Last week I posted a blog on how Story, Character and Theme represented the Holy Trinity of screenwriting. I received generally positive comments on the post, a couple of which referred to it as a “back to basics” post and crediting me for reminding people about the importance of the foundations of screenwriting. In truth, the reason that I wrote that blog was because, as a professional screenplay reader, I cannot tell you how many times I receive a screenplay, especially an early draft, that is very weak in one or more of those components. It might seem like a basic idea, but in reality putting all of that into practice is one of the great challenges of writing a good screenplay.
With that in mind, I have something to share that I found on The Uncool, a website devoted to Cameron Crowe. The link that I’m going to share with you will take you to the entire 25-page Mission Statement that Crowe wrote for Jerry Maguire. While the release of this Mission Statement serves as the catalyst for everything that comes after it in the film, we are exposed to only a very few lines from it. Crowe could have easily written just what he needed, or perhaps a little more, to tell his story and called it a day. That’s not what he did, however. He wrote the entire Mission Statement from Jerry’s point of view, knowing that it would have been impossible to get it all into the film, but also knowing that it was crucial in knowing who Jerry was and what was motivating him.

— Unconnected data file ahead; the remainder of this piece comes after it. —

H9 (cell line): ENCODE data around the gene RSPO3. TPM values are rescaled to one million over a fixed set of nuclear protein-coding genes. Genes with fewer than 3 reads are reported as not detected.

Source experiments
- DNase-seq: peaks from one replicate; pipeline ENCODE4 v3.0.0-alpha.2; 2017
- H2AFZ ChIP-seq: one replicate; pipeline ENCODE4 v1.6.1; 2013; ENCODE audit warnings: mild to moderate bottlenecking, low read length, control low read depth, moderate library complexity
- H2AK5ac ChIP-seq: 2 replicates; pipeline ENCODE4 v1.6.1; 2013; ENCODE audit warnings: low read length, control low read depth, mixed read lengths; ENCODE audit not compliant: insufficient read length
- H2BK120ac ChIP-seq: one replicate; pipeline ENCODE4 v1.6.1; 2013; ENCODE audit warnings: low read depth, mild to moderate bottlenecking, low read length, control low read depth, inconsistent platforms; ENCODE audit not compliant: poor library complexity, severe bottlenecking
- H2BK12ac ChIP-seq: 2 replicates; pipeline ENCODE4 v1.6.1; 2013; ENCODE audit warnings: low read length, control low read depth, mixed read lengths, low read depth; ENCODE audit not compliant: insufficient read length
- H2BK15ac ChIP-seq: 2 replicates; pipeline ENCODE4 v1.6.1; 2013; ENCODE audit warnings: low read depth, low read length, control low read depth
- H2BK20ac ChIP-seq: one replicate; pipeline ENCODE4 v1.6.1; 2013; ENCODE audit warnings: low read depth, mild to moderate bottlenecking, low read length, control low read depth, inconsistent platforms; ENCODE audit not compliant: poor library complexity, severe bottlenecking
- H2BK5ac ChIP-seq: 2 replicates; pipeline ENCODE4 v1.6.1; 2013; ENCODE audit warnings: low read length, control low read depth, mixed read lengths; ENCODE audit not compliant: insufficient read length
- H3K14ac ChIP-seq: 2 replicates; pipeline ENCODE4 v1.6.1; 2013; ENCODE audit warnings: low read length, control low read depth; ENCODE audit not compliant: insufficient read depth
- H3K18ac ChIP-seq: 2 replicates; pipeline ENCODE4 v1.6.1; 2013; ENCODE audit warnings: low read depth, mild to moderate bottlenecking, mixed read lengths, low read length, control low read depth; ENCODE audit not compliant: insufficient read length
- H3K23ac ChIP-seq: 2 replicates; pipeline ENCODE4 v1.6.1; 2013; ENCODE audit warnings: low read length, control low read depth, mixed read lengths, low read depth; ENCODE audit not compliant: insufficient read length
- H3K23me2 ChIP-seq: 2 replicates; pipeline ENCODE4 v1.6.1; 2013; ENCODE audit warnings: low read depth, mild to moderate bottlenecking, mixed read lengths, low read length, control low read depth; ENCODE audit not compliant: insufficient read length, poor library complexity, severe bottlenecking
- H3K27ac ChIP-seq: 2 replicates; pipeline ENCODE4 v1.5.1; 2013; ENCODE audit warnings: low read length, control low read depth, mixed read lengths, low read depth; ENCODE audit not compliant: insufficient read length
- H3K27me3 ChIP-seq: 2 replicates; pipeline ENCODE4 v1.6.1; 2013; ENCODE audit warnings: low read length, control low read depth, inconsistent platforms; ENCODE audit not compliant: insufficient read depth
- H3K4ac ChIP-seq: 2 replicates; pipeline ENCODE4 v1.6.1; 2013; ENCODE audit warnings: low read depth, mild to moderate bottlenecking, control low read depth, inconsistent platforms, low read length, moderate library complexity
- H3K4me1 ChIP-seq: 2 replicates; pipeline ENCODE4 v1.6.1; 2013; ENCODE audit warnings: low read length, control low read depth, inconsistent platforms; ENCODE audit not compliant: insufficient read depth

We’ve all done character bio’s. Those if you who have used David Trottier’s The Screenwriter’s Bible have probably used his questions and guidelines to create all of your characters so that you feel like you really know them. The difference here is that Crowe actually got into the head of his main character. He became Jerry Maguire for however long it took him to write and re-write this document as though it was going to be in the script, but probably knowing that 95% of it would go unseen. This Mission Statement plays an integral role in the story, and is often referred to but very few details of it are ever revealed. However, Cameron Crowe took the time to meticulously write it because he knew that within it was the story of his main character. The things that motivate his character are within this document. The fears and desires of Jerry are all in it as well. Reading this document allows you to see why Jerry acted the way he did throughout the film and accurately predicted the man he would become. We believe that Jerry could change in the ways that he did because Cameron Crowe took the time to write the Mission Statement that would not only serve as the film’s inciting incident (story), but would also define his main character and show what that character’s growth would be (theme).
With that, here is a link to the Mission Statement, and I encourage you to read it if you’re interested in developing deep and interesting characters.